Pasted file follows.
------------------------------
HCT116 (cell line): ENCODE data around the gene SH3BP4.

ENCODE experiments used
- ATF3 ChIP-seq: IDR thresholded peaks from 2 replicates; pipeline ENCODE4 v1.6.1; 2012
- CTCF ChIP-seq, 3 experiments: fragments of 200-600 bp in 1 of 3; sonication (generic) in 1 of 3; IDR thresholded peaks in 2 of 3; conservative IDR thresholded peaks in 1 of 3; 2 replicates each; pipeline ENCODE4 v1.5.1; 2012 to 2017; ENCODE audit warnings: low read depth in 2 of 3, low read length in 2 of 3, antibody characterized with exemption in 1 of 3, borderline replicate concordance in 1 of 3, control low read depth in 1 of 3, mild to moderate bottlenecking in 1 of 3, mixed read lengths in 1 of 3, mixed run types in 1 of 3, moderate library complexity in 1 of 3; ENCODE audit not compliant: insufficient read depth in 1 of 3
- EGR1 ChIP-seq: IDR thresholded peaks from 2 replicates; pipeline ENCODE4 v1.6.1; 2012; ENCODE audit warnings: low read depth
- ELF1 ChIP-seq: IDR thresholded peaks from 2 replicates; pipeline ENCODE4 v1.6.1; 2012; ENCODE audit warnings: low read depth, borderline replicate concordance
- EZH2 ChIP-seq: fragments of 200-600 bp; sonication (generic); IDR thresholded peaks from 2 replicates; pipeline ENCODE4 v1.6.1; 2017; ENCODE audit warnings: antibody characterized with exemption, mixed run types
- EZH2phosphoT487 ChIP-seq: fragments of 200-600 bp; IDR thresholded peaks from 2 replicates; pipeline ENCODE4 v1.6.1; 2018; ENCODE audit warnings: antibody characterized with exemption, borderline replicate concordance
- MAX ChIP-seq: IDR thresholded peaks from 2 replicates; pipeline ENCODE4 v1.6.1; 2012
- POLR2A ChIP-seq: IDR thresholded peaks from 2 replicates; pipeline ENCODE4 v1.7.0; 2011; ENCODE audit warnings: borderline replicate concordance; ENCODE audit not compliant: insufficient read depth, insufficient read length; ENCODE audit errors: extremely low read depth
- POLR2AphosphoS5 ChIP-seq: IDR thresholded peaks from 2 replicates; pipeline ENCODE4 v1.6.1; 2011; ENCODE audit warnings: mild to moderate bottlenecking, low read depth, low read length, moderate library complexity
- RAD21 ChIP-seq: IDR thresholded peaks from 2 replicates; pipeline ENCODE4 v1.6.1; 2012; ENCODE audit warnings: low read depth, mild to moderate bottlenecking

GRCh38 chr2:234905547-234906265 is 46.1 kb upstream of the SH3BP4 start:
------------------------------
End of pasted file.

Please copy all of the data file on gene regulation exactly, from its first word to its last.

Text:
HCT116 (cell line): ENCODE data around the gene SH3BP4.

ENCODE experiments used
- ATF3 ChIP-seq: IDR thresholded peaks from 2 replicates; pipeline ENCODE4 v1.6.1; 2012
- CTCF ChIP-seq, 3 experiments: fragments of 200-600 bp in 1 of 3; sonication (generic) in 1 of 3; IDR thresholded peaks in 2 of 3; conservative IDR thresholded peaks in 1 of 3; 2 replicates each; pipeline ENCODE4 v1.5.1; 2012 to 2017; ENCODE audit warnings: low read depth in 2 of 3, low read length in 2 of 3, antibody characterized with exemption in 1 of 3, borderline replicate concordance in 1 of 3, control low read depth in 1 of 3, mild to moderate bottlenecking in 1 of 3, mixed read lengths in 1 of 3, mixed run types in 1 of 3, moderate library complexity in 1 of 3; ENCODE audit not compliant: insufficient read depth in 1 of 3
- EGR1 ChIP-seq: IDR thresholded peaks from 2 replicates; pipeline ENCODE4 v1.6.1; 2012; ENCODE audit warnings: low read depth
- ELF1 ChIP-seq: IDR thresholded peaks from 2 replicates; pipeline ENCODE4 v1.6.1; 2012; ENCODE audit warnings: low read depth, borderline replicate concordance
- EZH2 ChIP-seq: fragments of 200-600 bp; sonication (generic); IDR thresholded peaks from 2 replicates; pipeline ENCODE4 v1.6.1; 2017; ENCODE audit warnings: antibody characterized with exemption, mixed run types
- EZH2phosphoT487 ChIP-seq: fragments of 200-600 bp; IDR thresholded peaks from 2 replicates; pipeline ENCODE4 v1.6.1; 2018; ENCODE audit warnings: antibody characterized with exemption, borderline replicate concordance
- MAX ChIP-seq: IDR thresholded peaks from 2 replicates; pipeline ENCODE4 v1.6.1; 2012
- POLR2A ChIP-seq: IDR thresholded peaks from 2 replicates; pipeline ENCODE4 v1.7.0; 2011; ENCODE audit warnings: borderline replicate concordance; ENCODE audit not compliant: insufficient read depth, insufficient read length; ENCODE audit errors: extremely low read depth
- POLR2AphosphoS5 ChIP-seq: IDR thresholded peaks from 2 replicates; pipeline ENCODE4 v1.6.1; 2011; ENCODE audit warnings: mild to moderate bottlenecking, low read depth, low read length, moderate library complexity
- RAD21 ChIP-seq: IDR thresholded peaks from 2 replicates; pipeline ENCODE4 v1.6.1; 2012; ENCODE audit warnings: low read depth, mild to moderate bottlenecking

GRCh38 chr2:234905547-234906265 is 46.1 kb upstream of the SH3BP4 start: